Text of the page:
Dell is going to OEM Juniper networking gear as well as Brocade's, because of Juniper's superiority in wide area networking and security.
It is going to take certain models of Juniper's MX Series services routers, EX Series Ethernet switches and SRX Series services gateways, all of which run Junos software. Dell will supply them as PowerConnect J-Series products, complementing its existing Brocade-based PowerConnect B-Series products, which include Ethernet and Fibre Channel over Ethernet (FCoE) switches and FCoE CNAs (Converged Network Adapters). Dell will also use Juniper's network management product.
Brad Anderson, Dell's senior vp for its Enterprise Product Group, said the Juniper agreement will help Dell "address many of our customer’s biggest challenges, including a dramatic rise in security concerns, an increasingly dispersed workforce and challenges brought on with the advent of the virtualised data centre.”
The background is the move to unified data centres, featuring virtualised servers and network fabric converged into Ethernet, which carries WAN and LAN traffic as well as storage networking traffic, currently sent via Fibre Channel cables and switches. The convergence onto Ethernet and use of virtualised servers and storage will help make data centres easier to implement and operate and increase their efficiency. This will help as organisations move to a cloud-like IT service model, where services are provisioned on demand and dynamically.
In response to this, Cisco and server/systems companies such as Dell, HP, IBM and Oracle/Sun are building integrated stacks of servers, networking and storage gear. Dell is using open standards to interconnect its stack components, as it believes many customers may still want to buy component layers of their unified data centres separately, rather than as a single all-in-one stack from a one-stop-shop.
Why Juniper? Larry Hart, Dell's senior manager for storage and networking, said: "We believe Juniper is a leader in WAN and security."
Broadly speaking, Juniper makes networking gear with bigger and faster switches than Brocade. Its products have been used, for example, by the New York Stock Exchange for backbone networking.
Juniper has a market capitalisation of $13bn versus Brocade's $3.2bn. It does not have an FCoE range but there is an overlap with Brocade in the Ethernet chassis area. Dell says it can offer complete IT for the virtualised data centre through the Juniper technology, including application mobility for disparate data centres and Ethernet Virtual Chassis technology. The Brocade technology will be used for FCoE applications "that will interoperate with legacy Fibre Channel SANs and provide customers with a transition to iSCSI."
We can conceive of an iSCSI storage array, a Dell EqualLogic one, that is accessed from servers in local and remote offices by J-Series switches and security gateways. We can also simultaneously conceive of Fibre Channel SAN-connected storage arrays accessed through B-Series 8000 products, by servers connecting using FCoE and CEE. Local users would access these arrays through B-Series 10gigE Netiron routers. Remote users would connect to one of these routers by a J-Series switch in their office. The servers and users accessing the Fibre Channel storage could also go through the Brocade network infrastructure and into the J-Series infrastructure to use the iSCSI storage.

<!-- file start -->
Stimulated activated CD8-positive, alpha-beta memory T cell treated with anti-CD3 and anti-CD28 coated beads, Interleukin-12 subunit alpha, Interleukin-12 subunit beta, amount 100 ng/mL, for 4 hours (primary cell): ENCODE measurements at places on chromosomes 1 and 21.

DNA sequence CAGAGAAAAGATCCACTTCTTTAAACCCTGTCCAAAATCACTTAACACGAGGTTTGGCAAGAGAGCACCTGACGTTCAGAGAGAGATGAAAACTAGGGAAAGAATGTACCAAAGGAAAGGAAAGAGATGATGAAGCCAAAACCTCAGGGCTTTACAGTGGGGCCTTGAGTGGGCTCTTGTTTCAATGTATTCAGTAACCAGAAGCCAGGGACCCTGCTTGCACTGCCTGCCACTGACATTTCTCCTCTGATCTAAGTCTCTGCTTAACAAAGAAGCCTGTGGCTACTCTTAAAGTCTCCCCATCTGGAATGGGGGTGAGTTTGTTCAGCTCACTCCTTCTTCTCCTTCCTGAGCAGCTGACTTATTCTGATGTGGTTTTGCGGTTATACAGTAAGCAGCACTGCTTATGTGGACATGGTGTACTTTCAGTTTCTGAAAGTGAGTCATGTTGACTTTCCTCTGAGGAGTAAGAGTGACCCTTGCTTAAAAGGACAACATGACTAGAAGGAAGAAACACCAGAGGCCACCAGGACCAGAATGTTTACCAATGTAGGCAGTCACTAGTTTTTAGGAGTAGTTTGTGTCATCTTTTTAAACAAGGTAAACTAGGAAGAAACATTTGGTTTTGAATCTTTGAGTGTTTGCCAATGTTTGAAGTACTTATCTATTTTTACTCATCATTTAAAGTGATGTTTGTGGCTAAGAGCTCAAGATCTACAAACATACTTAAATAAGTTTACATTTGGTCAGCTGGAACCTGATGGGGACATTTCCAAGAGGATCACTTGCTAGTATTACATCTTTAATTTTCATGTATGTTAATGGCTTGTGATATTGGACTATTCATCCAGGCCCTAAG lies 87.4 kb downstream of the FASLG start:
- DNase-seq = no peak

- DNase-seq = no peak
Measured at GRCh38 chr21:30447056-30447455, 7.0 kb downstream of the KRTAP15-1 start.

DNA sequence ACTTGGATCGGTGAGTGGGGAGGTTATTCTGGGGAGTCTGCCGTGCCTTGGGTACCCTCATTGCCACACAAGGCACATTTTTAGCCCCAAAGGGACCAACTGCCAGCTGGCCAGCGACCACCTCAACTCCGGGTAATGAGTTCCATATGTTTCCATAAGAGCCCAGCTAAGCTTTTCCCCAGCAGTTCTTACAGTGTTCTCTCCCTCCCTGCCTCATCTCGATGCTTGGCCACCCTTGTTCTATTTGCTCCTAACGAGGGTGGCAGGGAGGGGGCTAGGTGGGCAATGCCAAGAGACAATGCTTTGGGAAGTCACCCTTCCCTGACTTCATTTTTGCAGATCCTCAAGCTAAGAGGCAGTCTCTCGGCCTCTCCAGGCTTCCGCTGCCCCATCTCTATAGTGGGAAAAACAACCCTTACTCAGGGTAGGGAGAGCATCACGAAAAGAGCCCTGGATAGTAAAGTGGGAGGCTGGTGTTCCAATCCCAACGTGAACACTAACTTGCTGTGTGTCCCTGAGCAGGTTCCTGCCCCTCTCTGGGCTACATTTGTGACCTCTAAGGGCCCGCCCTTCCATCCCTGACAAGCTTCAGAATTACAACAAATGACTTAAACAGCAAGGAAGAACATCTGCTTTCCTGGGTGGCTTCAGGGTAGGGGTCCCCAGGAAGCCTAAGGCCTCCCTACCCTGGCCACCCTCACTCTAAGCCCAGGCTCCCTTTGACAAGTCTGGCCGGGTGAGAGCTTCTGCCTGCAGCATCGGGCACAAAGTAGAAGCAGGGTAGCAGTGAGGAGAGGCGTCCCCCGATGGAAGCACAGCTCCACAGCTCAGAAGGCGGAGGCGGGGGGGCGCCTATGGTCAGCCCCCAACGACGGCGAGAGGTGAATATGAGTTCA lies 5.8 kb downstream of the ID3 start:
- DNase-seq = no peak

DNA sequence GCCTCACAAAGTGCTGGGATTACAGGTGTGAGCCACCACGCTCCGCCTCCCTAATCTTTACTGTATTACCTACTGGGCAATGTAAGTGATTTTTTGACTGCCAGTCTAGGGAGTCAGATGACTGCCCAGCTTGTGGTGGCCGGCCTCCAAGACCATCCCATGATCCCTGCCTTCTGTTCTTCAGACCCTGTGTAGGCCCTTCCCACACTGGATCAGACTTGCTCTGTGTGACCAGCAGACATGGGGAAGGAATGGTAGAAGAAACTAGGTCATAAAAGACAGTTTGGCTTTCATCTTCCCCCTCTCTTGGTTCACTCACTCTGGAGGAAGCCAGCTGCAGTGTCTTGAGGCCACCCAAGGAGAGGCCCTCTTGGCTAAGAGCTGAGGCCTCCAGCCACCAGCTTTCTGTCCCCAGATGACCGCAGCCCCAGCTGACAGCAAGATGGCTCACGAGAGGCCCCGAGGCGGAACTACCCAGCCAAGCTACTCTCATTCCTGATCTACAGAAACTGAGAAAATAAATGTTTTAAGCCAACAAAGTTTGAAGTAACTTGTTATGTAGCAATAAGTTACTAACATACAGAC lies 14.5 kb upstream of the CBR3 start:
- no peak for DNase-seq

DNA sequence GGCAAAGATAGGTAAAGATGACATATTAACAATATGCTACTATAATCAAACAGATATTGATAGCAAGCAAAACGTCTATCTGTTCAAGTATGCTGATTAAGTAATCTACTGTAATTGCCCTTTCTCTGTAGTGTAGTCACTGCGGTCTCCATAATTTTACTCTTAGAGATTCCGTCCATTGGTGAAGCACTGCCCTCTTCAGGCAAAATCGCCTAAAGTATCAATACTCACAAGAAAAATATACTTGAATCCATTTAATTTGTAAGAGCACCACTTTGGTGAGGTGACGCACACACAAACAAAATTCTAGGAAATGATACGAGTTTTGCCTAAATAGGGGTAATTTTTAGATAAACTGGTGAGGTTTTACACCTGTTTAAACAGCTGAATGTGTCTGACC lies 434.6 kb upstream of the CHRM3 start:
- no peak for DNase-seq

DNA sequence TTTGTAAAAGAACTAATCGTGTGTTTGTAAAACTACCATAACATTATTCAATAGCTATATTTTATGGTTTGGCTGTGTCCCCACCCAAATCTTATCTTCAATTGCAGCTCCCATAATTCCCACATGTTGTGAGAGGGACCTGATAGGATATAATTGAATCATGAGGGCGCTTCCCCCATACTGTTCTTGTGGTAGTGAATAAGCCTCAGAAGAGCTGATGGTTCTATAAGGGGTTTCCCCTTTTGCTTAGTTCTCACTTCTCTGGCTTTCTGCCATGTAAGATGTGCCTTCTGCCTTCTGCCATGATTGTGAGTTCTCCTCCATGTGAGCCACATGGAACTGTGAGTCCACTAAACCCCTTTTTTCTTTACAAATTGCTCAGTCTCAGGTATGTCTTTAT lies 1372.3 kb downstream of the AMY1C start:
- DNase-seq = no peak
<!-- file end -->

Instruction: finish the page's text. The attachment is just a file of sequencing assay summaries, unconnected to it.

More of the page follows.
Dell will collaborate with Juniper on what it describes as innovative, high performance Ethernet technology. They say they will develop open, standards-based products for virtualised data centres and deliver technology solutions using Converged Enhanced Ethernet (CEE), also known as Data Centre Bridging (DCB), and iSCSI to improve network economics. CEE is a lossless and low-latency version of Ethernet, currently going through the standards process and expected to be delivered by 2011.
Inside Juniper there is a Stratus project, understood to be in part a response to Cisco's UCS (Unified Computing System), involving close integration of virtualised servers, networking and storage. The project is managed by David Yen, who used to run Sun Microsystems' microchip business.
Dell and Juniper say they "intend to deliver a secure network infrastructure - from a customer’s traditional data centre out to its branch offices, remote workers, customers and business partners - that can dynamically adjust... and provide orchestrated management of users, workloads and data."
The idea is to provision end-to-end data centre services dynamically, from servers through networks to storage: a complete stack, as it were, for an application or user. This may involve Dell working with Juniper on the Stratus project.
With this move, Dell becomes a much stronger networking product supplier and will extend its reach so that it can cover the majority of data centre networking needs.
It is following in the footsteps of IBM, which announced an OEM deal with Juniper in August, under which it would supply re-branded Juniper EX and MX switches and routers. IBM also has a distribution relationship with Brocade for the supply of storage networking gear, such as its CNAs for its x servers, and Brocade's routers and switches.
No actual products resulting from the Dell/Juniper OEM agreement are being announced yet, but they can be expected next year, possibly even before. When they are announced they will be available to customers directly or through partners. ®